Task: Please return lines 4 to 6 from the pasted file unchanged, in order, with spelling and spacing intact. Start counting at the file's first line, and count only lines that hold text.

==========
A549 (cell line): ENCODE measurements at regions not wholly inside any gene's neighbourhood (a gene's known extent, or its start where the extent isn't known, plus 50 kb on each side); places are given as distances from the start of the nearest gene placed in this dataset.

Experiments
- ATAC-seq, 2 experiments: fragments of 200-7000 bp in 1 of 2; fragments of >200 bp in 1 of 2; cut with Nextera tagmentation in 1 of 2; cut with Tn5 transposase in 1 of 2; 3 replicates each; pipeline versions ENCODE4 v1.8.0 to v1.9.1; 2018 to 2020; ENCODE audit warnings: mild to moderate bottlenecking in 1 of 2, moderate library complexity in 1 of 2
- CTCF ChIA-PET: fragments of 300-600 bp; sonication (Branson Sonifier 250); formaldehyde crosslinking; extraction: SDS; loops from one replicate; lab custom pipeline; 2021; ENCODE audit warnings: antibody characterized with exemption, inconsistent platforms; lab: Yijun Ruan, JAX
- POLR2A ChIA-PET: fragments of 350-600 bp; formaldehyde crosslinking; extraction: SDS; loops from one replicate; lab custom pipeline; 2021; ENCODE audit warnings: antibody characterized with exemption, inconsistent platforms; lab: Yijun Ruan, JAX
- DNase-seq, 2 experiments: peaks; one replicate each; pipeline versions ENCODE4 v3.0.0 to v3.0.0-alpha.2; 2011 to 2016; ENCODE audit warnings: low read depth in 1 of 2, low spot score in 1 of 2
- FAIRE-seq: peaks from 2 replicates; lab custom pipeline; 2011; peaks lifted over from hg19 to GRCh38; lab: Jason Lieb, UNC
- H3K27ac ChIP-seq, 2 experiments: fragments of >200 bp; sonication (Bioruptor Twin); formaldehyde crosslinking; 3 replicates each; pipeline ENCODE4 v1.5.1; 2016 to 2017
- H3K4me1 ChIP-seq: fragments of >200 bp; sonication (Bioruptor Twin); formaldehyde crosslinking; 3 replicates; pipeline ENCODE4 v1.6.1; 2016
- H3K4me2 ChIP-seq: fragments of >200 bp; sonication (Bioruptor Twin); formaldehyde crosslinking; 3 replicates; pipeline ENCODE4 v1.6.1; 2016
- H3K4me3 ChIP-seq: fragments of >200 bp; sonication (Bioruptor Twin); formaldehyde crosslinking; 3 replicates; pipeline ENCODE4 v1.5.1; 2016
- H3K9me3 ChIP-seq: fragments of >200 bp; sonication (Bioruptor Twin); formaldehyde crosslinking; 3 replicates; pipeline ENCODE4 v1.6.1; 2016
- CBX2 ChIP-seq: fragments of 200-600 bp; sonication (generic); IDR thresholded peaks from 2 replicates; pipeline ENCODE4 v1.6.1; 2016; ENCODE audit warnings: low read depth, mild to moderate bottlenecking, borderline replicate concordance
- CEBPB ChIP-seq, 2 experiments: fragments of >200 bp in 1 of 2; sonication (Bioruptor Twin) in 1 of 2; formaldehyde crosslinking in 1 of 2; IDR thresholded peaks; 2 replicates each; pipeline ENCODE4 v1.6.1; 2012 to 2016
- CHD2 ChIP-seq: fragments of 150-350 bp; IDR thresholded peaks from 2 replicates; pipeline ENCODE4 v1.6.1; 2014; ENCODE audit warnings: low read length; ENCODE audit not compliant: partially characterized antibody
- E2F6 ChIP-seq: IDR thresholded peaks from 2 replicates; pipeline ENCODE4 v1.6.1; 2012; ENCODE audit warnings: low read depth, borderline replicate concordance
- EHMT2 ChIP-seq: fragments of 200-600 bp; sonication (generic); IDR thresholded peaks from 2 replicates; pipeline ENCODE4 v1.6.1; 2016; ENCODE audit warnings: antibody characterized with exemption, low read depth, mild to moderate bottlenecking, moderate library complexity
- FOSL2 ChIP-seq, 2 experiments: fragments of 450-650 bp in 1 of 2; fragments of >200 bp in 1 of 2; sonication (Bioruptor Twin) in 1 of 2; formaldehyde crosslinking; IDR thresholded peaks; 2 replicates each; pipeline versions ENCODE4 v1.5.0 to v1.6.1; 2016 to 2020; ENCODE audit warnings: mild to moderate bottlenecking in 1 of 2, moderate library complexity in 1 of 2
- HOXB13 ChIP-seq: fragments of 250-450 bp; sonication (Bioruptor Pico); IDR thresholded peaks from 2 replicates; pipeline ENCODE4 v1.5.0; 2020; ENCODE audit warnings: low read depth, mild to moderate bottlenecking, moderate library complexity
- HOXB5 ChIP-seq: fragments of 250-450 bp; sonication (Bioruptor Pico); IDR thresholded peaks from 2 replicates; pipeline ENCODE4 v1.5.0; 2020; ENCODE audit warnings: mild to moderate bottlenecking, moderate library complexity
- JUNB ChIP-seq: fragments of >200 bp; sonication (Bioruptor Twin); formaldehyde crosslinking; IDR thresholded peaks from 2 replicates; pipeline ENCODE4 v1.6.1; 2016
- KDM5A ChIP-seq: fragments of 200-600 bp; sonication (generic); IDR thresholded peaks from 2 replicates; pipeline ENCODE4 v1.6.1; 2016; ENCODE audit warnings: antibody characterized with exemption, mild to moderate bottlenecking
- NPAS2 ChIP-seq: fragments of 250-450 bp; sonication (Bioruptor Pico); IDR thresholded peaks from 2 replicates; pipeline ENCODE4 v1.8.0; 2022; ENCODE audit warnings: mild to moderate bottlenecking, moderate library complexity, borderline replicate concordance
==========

- CTCF ChIA-PET: fragments of 300-600 bp; sonication (Branson Sonifier 250); formaldehyde crosslinking; extraction: SDS; loops from one replicate; lab custom pipeline; 2021; ENCODE audit warnings: antibody characterized with exemption, inconsistent platforms; lab: Yijun Ruan, JAX
- POLR2A ChIA-PET: fragments of 350-600 bp; formaldehyde crosslinking; extraction: SDS; loops from one replicate; lab custom pipeline; 2021; ENCODE audit warnings: antibody characterized with exemption, inconsistent platforms; lab: Yijun Ruan, JAX
- DNase-seq, 2 experiments: peaks; one replicate each; pipeline versions ENCODE4 v3.0.0 to v3.0.0-alpha.2; 2011 to 2016; ENCODE audit warnings: low read depth in 1 of 2, low spot score in 1 of 2